Four easy things you can do right now to start improving your health
Getting healthier isn’t a quick fix, as much as we’d love to click our fingers and make it happen.
Slaving over a hot stove to prep meals, dragging your body outside every day to get sweaty, and waving a despairing “goodbye” to guilty pleasure foods aren’t the only paths to a healthier life.
The big changes to diet, exercise, and routine are a key part of things, but getting some quick and easy wins to kickstart a healthier you can help build momentum and motivation to make bigger long-term changes.
Here are four things you can start doing right now to improve your health ...
Hydrate, hydrate, and hydrate some more
What you eat has a big impact on your health, but what you drink is just as much (if not more) important. Put simply, our bodies need water to survive, and rely on regular water intake for vital functions including:
- Protecting our organs and tissue
- Helping to absorb nutrients
- Regulating our body temperature
- Pushing oxygen around the body
- Helping cell growth and reproduction
- Lubricates joints
- Helping to make hormones and neurotransmitters in the brain
- Keeping our eyes, nose, and mouth moist.
When you’re busy, working, or your kids are about to draw on the walls for the millionth time, it’s easy to shovel in what you can, when you can at mealtimes. But taking a little extra time to let your body digest food is a quick and simple way to start improving your health with every bite you take.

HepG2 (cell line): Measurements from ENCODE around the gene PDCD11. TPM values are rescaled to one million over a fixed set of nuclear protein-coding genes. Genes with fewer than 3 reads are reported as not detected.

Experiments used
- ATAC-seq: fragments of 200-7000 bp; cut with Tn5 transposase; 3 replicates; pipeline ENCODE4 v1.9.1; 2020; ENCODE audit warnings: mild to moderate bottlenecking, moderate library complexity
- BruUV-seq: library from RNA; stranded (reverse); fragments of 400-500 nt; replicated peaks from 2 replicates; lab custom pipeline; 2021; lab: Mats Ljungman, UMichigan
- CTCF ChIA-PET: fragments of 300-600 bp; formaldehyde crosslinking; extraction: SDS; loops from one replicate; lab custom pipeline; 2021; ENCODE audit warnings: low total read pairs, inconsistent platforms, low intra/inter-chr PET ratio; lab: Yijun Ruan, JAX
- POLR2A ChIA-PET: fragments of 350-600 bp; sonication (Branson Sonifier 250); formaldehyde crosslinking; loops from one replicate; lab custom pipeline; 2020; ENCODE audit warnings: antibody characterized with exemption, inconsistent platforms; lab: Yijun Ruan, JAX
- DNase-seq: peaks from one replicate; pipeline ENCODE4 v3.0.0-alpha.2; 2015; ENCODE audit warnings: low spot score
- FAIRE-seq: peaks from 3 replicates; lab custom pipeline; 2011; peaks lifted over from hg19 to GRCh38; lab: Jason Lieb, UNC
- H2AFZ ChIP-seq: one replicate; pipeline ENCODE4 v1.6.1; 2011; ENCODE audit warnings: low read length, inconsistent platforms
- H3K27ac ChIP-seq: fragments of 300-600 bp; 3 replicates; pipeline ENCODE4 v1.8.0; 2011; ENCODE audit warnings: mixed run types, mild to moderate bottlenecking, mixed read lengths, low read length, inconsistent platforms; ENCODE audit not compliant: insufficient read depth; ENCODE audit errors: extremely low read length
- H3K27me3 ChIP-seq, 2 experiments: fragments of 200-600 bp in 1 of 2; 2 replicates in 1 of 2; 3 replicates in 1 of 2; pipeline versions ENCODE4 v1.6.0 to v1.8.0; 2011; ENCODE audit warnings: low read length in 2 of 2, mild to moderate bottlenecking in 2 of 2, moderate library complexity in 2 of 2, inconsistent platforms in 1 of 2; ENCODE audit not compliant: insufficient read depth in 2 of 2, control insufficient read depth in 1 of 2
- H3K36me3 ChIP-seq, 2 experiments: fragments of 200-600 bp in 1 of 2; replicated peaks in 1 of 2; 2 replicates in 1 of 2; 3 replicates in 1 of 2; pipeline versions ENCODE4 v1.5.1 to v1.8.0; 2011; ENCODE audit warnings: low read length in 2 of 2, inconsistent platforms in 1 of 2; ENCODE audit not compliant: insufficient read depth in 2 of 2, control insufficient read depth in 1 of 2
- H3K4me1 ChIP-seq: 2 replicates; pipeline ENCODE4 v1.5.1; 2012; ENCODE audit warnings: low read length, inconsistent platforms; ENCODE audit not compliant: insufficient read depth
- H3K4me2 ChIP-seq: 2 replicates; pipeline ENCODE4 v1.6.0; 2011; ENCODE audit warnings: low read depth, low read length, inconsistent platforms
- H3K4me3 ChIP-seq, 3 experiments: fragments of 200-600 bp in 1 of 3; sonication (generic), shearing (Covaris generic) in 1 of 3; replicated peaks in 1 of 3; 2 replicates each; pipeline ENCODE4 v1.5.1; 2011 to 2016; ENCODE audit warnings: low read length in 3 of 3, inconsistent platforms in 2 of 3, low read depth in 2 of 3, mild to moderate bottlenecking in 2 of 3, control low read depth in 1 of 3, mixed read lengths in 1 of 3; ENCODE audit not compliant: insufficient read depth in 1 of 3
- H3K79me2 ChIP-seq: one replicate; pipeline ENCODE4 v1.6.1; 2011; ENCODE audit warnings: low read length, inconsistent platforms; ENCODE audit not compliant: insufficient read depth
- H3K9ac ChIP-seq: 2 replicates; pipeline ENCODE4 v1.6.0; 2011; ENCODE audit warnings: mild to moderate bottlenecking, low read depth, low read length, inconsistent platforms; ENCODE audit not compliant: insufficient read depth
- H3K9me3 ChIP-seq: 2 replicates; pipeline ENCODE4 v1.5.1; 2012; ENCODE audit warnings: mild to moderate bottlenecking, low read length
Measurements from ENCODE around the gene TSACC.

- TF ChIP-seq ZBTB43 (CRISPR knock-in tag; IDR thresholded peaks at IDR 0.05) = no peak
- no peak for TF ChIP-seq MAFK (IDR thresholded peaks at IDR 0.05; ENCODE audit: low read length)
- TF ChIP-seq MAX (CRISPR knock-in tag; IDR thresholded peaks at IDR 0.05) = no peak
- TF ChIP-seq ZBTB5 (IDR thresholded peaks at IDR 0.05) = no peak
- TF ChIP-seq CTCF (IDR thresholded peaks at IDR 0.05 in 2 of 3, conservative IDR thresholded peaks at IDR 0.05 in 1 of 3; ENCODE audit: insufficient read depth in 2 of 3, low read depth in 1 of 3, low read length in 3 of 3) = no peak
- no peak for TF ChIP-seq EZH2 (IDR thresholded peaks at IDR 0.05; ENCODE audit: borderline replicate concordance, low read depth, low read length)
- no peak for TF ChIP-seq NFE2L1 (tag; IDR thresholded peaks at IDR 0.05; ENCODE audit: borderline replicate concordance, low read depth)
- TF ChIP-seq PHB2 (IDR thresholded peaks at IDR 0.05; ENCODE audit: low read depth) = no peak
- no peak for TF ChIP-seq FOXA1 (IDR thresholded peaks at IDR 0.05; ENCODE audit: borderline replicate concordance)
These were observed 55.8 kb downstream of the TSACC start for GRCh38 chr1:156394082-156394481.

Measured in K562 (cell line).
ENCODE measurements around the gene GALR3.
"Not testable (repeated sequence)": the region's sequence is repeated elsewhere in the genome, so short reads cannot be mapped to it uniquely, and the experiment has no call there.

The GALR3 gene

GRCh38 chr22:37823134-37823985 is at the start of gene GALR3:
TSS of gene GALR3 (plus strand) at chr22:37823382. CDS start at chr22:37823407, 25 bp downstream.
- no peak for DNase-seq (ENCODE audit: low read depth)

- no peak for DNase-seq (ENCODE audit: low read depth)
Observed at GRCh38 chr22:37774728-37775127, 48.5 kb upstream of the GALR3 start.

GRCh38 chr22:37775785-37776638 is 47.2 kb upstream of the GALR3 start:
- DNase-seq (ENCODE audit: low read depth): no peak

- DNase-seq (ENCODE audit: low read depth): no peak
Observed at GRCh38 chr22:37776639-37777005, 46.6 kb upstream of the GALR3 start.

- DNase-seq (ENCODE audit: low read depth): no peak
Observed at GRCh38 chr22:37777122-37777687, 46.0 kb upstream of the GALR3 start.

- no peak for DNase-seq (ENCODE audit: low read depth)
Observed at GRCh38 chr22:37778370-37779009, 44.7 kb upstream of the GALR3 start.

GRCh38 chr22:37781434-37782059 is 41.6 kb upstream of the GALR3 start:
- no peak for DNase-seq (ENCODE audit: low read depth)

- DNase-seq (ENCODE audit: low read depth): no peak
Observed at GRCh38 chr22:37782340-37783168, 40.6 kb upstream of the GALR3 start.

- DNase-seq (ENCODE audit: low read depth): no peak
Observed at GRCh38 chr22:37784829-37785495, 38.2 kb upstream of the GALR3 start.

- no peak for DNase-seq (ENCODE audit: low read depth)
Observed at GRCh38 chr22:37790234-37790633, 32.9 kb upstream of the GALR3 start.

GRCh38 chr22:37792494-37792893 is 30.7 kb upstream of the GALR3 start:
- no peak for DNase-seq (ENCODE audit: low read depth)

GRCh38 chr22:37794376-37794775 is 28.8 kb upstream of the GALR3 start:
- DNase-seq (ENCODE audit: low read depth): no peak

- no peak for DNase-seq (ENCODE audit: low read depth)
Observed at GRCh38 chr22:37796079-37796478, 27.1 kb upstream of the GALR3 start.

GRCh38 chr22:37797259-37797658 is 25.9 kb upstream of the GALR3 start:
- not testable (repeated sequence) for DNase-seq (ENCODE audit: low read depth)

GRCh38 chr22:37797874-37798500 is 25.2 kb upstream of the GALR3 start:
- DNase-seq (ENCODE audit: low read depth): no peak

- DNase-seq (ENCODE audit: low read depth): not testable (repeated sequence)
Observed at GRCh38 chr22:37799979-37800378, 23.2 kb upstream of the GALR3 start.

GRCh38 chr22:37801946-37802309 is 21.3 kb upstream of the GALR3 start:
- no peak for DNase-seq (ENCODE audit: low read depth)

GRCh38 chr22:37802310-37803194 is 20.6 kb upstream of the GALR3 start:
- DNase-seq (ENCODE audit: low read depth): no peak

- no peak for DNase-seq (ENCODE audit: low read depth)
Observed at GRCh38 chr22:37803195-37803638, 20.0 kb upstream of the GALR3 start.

Eating slowly and taking pauses during a meal can help with:
- Allowing your brain time to receive the signal that you’re full
- Ensuring you’re chewing your food properly to help with digestion
- Eating smaller amounts to avoid gorging and weight gain
- Enjoying food more thoroughly and being mindful at meals
- Enjoying five minutes of destress time
The number of things that demand our attention at any given time can be astronomical. While we’re spinning all our daily plates, it can be easy to let our destress time slip in favour of just “getting things done”.
Carving out five minutes of our time can help us pause, reset, and feel more mentally equipped to tackle life’s demands. Five minutes of destress time could involve:
- A quick meditation session or breathing exercises
- Stretching muscles and joints to release tension
- Enjoying some silent time to be alone with your thoughts
- Petting or playing with your animal/s
- Checking in with your posture
How is your posture while you’re reading this? Are you slouched? Is your neck bent? Is your environment set up in the best way for your posture? How you work, eat, sleep, relax, and do virtually everything will involve your posture, and poor posture can lead to poor health outcomes.
Making a mental note to check in with your posture and readjust where you need could save you pain, poor digestion, injury, and tension, and you can start fixing it straight away. •